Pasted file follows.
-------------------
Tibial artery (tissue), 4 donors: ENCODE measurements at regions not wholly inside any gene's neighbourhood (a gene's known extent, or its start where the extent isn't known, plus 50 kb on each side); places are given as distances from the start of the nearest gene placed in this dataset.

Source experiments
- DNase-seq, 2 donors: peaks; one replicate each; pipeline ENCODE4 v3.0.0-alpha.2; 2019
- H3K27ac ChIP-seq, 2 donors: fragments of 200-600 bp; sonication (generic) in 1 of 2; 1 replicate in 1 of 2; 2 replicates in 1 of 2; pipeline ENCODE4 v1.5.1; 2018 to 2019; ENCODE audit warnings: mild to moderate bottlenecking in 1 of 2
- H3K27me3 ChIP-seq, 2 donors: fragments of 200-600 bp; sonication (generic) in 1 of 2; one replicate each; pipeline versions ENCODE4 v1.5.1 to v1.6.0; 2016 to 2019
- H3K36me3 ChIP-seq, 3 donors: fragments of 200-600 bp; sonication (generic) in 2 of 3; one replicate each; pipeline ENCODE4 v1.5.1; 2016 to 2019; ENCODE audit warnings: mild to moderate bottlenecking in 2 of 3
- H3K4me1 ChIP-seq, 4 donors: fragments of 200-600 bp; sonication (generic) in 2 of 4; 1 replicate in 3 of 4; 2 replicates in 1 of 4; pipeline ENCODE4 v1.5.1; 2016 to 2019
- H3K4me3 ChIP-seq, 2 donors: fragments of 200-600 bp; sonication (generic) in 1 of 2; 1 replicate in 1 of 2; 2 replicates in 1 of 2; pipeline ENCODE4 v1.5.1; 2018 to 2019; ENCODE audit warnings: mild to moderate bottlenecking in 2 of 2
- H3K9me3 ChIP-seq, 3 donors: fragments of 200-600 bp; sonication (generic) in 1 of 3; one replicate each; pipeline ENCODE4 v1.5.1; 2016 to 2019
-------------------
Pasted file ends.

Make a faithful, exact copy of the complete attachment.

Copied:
Tibial artery (tissue), 4 donors: ENCODE measurements at regions not wholly inside any gene's neighbourhood (a gene's known extent, or its start where the extent isn't known, plus 50 kb on each side); places are given as distances from the start of the nearest gene placed in this dataset.

Source experiments
- DNase-seq, 2 donors: peaks; one replicate each; pipeline ENCODE4 v3.0.0-alpha.2; 2019
- H3K27ac ChIP-seq, 2 donors: fragments of 200-600 bp; sonication (generic) in 1 of 2; 1 replicate in 1 of 2; 2 replicates in 1 of 2; pipeline ENCODE4 v1.5.1; 2018 to 2019; ENCODE audit warnings: mild to moderate bottlenecking in 1 of 2
- H3K27me3 ChIP-seq, 2 donors: fragments of 200-600 bp; sonication (generic) in 1 of 2; one replicate each; pipeline versions ENCODE4 v1.5.1 to v1.6.0; 2016 to 2019
- H3K36me3 ChIP-seq, 3 donors: fragments of 200-600 bp; sonication (generic) in 2 of 3; one replicate each; pipeline ENCODE4 v1.5.1; 2016 to 2019; ENCODE audit warnings: mild to moderate bottlenecking in 2 of 3
- H3K4me1 ChIP-seq, 4 donors: fragments of 200-600 bp; sonication (generic) in 2 of 4; 1 replicate in 3 of 4; 2 replicates in 1 of 4; pipeline ENCODE4 v1.5.1; 2016 to 2019
- H3K4me3 ChIP-seq, 2 donors: fragments of 200-600 bp; sonication (generic) in 1 of 2; 1 replicate in 1 of 2; 2 replicates in 1 of 2; pipeline ENCODE4 v1.5.1; 2018 to 2019; ENCODE audit warnings: mild to moderate bottlenecking in 2 of 2
- H3K9me3 ChIP-seq, 3 donors: fragments of 200-600 bp; sonication (generic) in 1 of 3; one replicate each; pipeline ENCODE4 v1.5.1; 2016 to 2019